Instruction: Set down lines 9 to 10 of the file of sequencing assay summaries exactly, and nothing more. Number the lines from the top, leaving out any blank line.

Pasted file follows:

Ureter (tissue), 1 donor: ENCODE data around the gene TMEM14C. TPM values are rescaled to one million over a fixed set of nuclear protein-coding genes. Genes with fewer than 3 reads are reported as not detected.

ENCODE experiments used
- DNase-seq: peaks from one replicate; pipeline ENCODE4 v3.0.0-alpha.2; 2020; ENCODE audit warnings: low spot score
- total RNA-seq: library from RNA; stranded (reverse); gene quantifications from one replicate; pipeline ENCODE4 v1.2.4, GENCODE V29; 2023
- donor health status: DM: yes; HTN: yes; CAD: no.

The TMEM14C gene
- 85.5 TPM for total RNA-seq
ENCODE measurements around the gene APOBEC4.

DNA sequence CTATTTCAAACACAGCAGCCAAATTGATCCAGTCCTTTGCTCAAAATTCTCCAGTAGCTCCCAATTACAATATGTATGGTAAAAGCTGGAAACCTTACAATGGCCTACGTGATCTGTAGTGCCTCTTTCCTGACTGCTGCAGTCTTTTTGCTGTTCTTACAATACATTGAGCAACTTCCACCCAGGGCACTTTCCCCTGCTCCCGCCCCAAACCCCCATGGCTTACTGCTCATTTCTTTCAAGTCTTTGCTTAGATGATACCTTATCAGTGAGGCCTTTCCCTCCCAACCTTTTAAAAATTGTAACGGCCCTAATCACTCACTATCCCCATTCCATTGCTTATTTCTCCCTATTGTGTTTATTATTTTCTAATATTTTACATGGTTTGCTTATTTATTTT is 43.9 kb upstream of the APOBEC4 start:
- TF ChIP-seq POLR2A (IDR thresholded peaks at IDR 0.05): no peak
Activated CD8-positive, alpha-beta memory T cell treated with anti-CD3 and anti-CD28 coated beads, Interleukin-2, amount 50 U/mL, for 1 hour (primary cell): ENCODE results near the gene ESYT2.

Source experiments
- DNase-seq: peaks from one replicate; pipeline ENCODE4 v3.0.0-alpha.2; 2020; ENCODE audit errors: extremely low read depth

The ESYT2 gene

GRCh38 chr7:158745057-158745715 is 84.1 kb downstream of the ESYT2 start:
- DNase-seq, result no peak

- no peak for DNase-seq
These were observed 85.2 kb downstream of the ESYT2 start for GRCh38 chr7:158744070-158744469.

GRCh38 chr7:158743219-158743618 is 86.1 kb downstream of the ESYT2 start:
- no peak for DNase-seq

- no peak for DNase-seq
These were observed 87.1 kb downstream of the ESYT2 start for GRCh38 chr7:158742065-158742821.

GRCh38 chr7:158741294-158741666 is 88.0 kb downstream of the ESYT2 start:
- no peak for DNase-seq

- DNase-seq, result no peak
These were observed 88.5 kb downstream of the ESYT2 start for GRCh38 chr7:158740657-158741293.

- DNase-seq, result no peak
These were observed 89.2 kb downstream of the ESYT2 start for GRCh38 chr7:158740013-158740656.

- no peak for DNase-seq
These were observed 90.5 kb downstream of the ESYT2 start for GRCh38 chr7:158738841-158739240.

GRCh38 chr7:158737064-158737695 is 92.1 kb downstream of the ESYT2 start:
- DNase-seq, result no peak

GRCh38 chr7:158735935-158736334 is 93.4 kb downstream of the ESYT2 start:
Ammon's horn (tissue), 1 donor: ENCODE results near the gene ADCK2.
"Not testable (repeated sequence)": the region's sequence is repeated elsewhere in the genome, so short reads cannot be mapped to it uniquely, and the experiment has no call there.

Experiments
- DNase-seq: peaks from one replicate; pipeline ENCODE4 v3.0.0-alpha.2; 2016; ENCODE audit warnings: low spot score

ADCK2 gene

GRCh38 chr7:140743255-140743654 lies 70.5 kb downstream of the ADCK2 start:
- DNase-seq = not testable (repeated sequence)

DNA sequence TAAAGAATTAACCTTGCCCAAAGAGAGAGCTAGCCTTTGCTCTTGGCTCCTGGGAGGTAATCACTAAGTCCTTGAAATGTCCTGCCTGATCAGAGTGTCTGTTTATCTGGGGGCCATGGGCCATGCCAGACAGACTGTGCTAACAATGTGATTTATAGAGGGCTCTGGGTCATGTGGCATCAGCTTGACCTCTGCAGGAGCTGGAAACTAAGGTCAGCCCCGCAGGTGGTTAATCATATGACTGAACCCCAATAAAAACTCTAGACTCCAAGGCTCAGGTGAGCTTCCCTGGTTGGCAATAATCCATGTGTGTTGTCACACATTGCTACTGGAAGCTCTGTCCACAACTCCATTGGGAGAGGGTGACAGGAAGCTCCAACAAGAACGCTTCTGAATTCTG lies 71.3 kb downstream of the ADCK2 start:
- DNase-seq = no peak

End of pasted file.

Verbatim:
DNA sequence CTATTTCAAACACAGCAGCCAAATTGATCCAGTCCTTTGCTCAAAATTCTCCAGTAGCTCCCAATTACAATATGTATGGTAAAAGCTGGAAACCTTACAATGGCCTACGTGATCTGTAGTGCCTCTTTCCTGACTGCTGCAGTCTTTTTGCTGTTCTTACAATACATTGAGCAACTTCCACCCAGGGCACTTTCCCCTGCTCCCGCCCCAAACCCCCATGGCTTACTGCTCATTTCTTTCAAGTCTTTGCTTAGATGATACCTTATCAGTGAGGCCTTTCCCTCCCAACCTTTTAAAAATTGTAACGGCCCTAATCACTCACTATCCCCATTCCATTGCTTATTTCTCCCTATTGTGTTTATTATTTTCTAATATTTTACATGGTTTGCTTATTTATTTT is 43.9 kb upstream of the APOBEC4 start:
- TF ChIP-seq POLR2A (IDR thresholded peaks at IDR 0.05): no peak